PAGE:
Matter & Energy


Matter is composed of atoms or groups of atoms called molecules. The arrangement of particles in a material depends on the physical state of the substance. In a solid, particles form a compact structure that resists flow. Particles in a liquid have more energy than those in a solid. They can flow past one another, but they remain close. Particles in a gas have the most energy. They move rapidly and are separated from one another by relatively large distances.

Chromium

Chromium, symbol Cr, gray metallic element that can take on a high polish. The atomic number of chromium is 24; the element is one of the transition elements of the periodic table (see Periodic Law).


PROPERTIES AND OCCURRENCE

The element was discovered in 1797 by the French chemist Louis Nicolas Vauquelin, who named it chromium (Greek chroma, “color”) because of the many different colors of its compounds.

Chromium is a common element; overall it ranks about 21st in natural abundance among the elements in crustal rocks. Chromium has an atomic weight of 51.996; the element melts at about 1857° C (about 3375° F), boils at about 2672° C (about 4842° F), and has a specific gravity of 7.2.

Chromium can replace part of the aluminum or iron in many minerals, imparting to them their unique colors. Many precious stones owe their color to the presence of chromium compounds (see Gemstones). Workable ores are rare, however, chromite being the only important one.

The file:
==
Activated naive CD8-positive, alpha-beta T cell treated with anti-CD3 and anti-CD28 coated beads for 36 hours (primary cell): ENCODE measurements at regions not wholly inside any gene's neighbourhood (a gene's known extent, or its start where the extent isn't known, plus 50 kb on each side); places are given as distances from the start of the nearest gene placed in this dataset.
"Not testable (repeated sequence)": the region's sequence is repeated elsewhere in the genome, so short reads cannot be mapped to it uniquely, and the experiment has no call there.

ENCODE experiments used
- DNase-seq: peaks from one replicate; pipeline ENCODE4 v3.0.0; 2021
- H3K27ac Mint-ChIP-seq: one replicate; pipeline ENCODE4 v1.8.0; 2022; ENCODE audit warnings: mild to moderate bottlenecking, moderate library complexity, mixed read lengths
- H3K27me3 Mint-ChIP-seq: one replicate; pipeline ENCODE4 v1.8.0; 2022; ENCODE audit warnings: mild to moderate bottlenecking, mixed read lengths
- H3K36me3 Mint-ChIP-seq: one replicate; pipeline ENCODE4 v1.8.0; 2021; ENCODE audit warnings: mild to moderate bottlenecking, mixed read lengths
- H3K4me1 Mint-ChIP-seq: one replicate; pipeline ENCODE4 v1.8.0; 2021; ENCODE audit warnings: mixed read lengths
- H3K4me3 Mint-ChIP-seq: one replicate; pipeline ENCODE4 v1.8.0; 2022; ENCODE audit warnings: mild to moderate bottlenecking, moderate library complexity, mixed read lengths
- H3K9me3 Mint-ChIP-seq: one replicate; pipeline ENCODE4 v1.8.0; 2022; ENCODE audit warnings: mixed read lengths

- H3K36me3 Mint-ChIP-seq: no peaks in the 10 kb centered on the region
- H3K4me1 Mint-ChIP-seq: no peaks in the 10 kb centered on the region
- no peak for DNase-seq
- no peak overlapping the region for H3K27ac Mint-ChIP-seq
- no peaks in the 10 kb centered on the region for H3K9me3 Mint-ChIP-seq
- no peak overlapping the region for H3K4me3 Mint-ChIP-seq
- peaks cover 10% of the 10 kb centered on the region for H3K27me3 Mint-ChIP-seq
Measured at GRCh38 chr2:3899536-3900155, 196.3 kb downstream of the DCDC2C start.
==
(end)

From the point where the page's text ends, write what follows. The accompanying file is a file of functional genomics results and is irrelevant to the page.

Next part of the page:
In chromites and chromic salts, chromium has a valence of +3. Most of these compounds are green, but some are red or blue. Chromic oxide is a green solid. In chromates and dichromates, chromium has a valence of +6. Potassium dichromate is a red, water-soluble solid that, mixed with gelatin, gives a light-sensitive surface useful in photographic processes (see Photography). The chromates are generally yellow, the best known being lead chromate, an insoluble solid widely used as a pigment called chrome yellow. Chrome green is a mixture of chrome yellow and Prussian blue.

USES

More than half the production of chromium goes into metallic products, and about another third is used in refractories. It is an ingredient in several important catalysts. The chief use of chromium is to form alloys with iron, nickel, or cobalt. The addition of chromium imparts hardness, strength, and corrosion resistance to the alloy. In the stainless steels, chromium makes up 10 percent or more of the final composition. Because of its hardness, an alloy of chromium, cobalt, and tungsten is used for high-speed metal-cutting tools. When deposited electrolytically, chromium provides a hard, corrosion-resistant, lustrous finish. For this reason it is widely used as body trim on automobiles and other vehicles. The extensive use of chromite as a refractory is based on its high melting point, its moderate thermal expansion, and the stability of its crystalline structure.